Gordon Campbell | Parliament TV | Parliament Today | Video | Questions Of the Day | Search

 


Minister corrects incorrect claims about national freshwater

Minister corrects incorrect claims about national freshwater standards


Environment Minister Amy Adams has today moved to correct incorrect and misleading comments made about the Government’s ground-breaking national freshwater standards.

The Government yesterday announced clear, robust national standards for freshwater that will make a significant improvement to the way freshwater is managed.

This means, for the first time, New Zealand’s rivers and lakes will have minimum requirements that must be achieved so the water quality is suitable for ecosystem and human health.

However, some, including the Green Party, the Labour Party and Massey University environmental ecologist Dr Mike Joy, have resorted to making incorrect claims about the freshwater reforms that have gone unchallenged.

“Some of New Zealand’s best freshwater scientists came up with numeric values for the national standards.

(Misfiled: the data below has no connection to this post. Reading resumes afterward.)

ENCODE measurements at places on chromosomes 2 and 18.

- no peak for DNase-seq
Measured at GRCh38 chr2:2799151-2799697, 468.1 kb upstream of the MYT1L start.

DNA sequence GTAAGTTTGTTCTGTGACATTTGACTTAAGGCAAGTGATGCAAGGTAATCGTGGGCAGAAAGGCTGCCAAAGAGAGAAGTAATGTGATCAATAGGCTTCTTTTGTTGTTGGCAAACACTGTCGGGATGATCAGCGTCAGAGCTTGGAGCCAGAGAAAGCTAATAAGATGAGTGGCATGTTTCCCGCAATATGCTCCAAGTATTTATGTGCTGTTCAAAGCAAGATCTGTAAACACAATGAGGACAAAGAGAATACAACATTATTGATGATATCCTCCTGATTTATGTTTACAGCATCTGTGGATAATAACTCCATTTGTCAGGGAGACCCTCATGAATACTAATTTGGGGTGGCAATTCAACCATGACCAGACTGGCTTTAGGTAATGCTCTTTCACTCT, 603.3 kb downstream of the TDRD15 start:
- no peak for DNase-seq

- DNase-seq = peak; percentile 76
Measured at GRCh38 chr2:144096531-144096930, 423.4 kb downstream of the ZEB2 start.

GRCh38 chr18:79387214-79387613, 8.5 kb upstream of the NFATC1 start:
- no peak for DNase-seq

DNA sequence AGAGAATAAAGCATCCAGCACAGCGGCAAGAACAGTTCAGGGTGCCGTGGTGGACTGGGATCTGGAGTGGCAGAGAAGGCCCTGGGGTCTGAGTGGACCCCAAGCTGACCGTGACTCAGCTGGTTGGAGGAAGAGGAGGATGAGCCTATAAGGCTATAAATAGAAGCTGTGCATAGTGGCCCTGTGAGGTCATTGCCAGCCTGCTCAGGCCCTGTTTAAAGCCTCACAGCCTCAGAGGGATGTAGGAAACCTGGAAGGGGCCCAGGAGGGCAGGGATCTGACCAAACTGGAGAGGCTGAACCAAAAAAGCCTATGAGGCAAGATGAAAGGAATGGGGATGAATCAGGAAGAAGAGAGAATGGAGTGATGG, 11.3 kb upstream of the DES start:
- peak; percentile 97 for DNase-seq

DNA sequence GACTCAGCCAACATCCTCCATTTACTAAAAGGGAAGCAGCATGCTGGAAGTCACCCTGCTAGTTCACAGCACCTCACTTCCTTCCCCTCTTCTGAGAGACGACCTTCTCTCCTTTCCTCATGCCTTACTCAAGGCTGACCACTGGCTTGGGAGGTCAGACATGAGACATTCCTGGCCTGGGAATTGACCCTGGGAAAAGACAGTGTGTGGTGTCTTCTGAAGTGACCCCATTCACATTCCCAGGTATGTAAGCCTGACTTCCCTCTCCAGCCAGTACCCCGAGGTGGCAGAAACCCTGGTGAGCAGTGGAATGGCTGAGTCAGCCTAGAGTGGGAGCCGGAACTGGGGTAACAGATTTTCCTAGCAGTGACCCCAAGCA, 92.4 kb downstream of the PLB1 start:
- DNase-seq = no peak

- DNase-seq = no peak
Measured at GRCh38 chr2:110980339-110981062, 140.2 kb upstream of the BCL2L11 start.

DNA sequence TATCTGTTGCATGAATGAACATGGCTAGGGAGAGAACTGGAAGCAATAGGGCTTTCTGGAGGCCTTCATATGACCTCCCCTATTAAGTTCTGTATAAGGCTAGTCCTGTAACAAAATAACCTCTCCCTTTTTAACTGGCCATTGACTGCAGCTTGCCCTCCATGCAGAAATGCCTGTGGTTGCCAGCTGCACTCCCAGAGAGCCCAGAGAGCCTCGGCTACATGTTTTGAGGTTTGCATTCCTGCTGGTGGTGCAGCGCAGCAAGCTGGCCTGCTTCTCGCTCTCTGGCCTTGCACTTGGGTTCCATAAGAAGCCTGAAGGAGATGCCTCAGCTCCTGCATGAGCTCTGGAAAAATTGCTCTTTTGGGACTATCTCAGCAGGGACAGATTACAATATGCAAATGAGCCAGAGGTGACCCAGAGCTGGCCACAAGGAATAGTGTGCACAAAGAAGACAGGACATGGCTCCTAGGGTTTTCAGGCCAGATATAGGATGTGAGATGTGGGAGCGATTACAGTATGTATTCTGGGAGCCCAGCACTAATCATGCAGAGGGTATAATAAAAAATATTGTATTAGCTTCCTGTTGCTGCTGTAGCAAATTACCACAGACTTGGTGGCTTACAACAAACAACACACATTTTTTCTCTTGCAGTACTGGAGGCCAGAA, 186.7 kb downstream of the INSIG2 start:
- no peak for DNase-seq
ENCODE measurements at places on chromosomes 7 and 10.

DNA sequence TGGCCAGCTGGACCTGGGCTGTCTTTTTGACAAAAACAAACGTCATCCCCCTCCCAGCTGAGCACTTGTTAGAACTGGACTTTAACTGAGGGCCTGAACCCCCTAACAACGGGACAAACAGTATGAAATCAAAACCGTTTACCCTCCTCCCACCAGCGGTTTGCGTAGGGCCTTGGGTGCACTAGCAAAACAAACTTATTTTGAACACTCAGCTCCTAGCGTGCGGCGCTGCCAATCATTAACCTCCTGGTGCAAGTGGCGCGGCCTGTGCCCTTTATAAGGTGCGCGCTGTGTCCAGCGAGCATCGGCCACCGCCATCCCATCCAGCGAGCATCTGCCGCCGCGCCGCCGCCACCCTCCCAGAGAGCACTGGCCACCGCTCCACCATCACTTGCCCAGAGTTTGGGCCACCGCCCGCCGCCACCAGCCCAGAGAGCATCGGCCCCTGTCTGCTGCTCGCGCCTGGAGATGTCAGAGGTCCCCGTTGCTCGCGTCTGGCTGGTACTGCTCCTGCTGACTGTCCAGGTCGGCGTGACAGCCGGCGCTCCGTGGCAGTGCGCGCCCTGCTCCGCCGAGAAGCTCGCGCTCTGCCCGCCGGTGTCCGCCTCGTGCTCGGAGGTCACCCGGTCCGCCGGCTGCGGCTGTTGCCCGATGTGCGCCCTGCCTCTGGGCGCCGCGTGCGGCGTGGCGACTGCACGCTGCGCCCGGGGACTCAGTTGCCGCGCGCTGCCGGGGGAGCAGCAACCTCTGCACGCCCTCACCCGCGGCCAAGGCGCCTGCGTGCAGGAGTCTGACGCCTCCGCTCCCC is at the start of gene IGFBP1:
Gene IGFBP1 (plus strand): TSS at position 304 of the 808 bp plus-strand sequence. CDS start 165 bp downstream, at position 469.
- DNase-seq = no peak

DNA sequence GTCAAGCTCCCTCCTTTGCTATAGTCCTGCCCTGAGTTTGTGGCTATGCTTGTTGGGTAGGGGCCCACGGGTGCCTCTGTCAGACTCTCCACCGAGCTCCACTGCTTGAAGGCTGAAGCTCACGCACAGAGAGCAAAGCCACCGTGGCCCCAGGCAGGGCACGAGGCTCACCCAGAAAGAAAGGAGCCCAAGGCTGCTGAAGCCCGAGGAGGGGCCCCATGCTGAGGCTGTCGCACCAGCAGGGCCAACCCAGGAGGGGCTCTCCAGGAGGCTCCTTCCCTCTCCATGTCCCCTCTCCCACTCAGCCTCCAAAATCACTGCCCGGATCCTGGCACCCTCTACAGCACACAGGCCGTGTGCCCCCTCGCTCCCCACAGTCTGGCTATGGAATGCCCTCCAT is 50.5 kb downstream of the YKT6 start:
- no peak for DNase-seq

“Ministers have not been involved in any way in the scientific detail of the framework. We were deliberately hands-off during this part of the process so we could get the best scientific information.

“The incorrect comments and claims about this scientific work are extremely disappointing.”

Claims the Government’s national standards for freshwater will lead to the deterioration of freshwater are wrong, Ms Adams says.

“In 2011, the Government required Councils to maintain or improve the water quality in their lakes, rivers, wetlands and aquifers across their region. If their water quality is already above the national standard announced yesterday it cannot be allowed to deteriorate.

“Where a water body is below the national standard, councils and communities will need to ensure that the standard is met over sensible and realistic timeframes.

“The national standards are focussed on targeting those waterbodies that are currently below these levels, and do not affect waterbodies where councils have chosen a higher standard.

“If councils want to let water quality in specific sites deteriorate, as Dr Joy appears to suggest, they can do this now with no limitations. However, the national standards for the first time put restrictions on councils in this regard.”

Responding to criticism that the national standards do not make all waterbodies swimmable, Ms Adams says the standards are about setting minimum criteria. Sites that councils and communities identify as swimming sites will require higher standards.

“It is not the Government’s intention to require every stormwater drainage channel across New Zealand to be suitable for swimming, because of the significant costs this would impose unnecessarily.